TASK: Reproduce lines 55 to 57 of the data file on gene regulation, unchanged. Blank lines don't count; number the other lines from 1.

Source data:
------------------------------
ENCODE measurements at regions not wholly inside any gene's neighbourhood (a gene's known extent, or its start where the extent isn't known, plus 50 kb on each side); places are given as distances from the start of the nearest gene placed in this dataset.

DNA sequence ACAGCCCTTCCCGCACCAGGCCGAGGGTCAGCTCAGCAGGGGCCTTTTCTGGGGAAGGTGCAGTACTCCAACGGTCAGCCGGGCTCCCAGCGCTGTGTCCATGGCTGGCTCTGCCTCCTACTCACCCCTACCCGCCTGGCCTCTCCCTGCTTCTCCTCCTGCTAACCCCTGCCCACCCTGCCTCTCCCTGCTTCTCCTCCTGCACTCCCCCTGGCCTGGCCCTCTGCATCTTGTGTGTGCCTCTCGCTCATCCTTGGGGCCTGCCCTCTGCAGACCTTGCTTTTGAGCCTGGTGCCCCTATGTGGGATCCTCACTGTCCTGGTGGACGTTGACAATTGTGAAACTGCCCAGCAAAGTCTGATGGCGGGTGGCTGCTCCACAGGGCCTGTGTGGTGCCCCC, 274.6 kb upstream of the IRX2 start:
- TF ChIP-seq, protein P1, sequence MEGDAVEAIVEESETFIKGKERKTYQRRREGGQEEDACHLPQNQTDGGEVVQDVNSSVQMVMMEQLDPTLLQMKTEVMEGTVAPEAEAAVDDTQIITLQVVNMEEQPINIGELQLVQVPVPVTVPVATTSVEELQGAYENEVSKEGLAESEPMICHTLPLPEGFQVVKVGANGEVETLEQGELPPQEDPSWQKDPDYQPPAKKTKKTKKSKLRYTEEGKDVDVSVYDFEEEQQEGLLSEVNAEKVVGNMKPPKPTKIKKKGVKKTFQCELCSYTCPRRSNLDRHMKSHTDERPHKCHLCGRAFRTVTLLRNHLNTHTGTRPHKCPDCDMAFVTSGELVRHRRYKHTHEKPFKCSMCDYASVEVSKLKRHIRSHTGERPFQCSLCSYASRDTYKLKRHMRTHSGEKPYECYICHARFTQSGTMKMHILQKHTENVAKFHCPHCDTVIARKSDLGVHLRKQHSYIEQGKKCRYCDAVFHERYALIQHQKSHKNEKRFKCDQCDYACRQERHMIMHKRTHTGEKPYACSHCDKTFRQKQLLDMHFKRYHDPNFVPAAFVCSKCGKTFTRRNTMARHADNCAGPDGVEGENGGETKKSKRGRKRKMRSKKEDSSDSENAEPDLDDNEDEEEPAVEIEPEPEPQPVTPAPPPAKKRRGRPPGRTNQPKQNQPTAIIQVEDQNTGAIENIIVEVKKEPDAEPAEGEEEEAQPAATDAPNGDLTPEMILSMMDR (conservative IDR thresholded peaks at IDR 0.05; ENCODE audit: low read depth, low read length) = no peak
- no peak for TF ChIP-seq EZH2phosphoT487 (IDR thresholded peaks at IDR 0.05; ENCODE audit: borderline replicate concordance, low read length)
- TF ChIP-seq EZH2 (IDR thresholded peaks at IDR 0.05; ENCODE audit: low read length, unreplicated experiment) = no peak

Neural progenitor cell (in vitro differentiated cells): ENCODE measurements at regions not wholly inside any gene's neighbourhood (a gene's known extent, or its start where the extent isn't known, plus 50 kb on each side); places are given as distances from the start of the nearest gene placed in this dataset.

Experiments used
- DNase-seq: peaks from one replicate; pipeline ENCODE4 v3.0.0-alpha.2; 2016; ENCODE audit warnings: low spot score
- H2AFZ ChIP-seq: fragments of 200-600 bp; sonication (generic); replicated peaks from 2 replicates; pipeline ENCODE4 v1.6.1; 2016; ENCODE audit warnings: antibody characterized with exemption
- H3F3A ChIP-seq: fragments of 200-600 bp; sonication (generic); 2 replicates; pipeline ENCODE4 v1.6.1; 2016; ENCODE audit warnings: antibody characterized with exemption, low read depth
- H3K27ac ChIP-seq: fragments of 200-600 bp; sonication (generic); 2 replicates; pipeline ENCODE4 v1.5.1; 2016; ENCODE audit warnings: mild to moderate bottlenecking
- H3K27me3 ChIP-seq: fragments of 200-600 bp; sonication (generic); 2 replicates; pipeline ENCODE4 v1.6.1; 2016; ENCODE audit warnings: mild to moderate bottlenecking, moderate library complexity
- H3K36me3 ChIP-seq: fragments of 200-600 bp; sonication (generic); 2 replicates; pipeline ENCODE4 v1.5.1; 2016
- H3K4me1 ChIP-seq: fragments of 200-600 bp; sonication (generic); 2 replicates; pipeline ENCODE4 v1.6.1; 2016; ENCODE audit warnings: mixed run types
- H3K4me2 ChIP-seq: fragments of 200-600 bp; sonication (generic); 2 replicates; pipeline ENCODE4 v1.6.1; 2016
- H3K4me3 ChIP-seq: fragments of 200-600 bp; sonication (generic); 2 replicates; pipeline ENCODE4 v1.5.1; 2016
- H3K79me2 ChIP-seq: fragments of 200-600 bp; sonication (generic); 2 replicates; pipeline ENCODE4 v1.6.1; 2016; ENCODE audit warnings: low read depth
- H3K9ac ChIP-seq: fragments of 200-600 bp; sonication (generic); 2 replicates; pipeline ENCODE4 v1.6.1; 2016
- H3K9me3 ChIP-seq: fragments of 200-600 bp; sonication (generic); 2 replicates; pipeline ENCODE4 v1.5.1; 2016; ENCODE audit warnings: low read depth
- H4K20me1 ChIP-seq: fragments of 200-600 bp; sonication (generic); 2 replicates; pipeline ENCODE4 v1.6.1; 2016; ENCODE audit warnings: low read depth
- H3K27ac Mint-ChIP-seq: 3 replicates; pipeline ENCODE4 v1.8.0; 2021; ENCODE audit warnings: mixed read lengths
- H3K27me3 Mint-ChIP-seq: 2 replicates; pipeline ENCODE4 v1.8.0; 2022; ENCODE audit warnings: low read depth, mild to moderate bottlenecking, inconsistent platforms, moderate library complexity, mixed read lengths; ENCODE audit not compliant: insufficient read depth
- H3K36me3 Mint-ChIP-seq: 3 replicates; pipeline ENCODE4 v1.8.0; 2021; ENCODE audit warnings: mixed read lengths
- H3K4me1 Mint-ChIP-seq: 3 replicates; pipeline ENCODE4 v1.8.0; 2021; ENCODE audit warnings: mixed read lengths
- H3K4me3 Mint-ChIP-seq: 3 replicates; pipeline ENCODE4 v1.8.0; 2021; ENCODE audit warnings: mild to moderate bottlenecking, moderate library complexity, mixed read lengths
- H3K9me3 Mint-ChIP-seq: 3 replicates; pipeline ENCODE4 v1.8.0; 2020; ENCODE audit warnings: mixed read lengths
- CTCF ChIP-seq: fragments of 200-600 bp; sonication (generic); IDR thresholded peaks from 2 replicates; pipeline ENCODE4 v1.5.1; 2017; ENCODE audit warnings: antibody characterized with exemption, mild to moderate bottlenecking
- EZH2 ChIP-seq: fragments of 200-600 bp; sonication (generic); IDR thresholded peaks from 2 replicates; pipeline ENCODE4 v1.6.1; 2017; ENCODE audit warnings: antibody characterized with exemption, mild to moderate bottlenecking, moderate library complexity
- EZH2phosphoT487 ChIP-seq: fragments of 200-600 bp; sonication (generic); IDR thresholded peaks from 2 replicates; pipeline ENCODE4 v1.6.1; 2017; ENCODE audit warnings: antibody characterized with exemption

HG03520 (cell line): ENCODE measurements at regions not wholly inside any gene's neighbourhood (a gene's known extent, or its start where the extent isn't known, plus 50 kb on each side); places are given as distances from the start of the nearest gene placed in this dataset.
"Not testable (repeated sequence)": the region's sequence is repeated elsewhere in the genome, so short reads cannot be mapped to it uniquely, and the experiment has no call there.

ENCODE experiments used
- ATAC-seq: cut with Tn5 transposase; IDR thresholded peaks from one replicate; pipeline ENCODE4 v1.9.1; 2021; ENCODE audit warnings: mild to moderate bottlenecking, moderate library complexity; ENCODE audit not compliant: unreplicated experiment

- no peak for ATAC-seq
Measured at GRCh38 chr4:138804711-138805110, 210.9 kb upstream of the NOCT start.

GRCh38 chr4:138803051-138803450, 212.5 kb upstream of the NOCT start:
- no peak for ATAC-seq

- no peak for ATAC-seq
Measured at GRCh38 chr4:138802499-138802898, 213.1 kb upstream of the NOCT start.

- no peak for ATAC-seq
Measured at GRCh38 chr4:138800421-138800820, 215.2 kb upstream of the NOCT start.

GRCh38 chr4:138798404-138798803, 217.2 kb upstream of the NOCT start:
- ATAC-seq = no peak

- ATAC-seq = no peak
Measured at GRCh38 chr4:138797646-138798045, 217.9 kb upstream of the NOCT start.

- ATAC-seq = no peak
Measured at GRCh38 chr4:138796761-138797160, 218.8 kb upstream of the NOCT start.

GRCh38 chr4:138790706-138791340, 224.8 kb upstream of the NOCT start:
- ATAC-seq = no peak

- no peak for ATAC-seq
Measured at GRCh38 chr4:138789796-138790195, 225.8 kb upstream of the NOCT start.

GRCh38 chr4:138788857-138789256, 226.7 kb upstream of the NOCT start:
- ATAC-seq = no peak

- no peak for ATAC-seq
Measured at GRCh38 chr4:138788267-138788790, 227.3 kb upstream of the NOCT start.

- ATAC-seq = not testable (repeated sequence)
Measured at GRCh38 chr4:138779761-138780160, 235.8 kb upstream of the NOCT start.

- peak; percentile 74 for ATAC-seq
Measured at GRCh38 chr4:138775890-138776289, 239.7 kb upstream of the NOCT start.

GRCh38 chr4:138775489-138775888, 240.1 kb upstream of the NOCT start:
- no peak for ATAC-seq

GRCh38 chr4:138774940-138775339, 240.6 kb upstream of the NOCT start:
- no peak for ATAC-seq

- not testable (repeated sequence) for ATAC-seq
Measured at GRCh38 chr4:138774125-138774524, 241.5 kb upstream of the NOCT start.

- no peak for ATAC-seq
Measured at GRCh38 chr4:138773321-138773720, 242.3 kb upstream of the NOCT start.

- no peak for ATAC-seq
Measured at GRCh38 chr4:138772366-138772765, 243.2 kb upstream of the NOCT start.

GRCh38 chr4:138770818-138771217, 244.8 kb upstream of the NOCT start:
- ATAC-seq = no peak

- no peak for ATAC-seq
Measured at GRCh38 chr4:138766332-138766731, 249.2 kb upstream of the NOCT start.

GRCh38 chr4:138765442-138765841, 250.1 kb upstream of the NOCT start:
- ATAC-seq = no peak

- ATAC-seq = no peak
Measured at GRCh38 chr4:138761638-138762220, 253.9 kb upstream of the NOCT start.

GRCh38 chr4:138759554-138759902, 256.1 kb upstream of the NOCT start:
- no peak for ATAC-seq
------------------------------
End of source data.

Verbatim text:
Measured at GRCh38 chr4:138788267-138788790, 227.3 kb upstream of the NOCT start.

- ATAC-seq = not testable (repeated sequence)
Measured at GRCh38 chr4:138779761-138780160, 235.8 kb upstream of the NOCT start.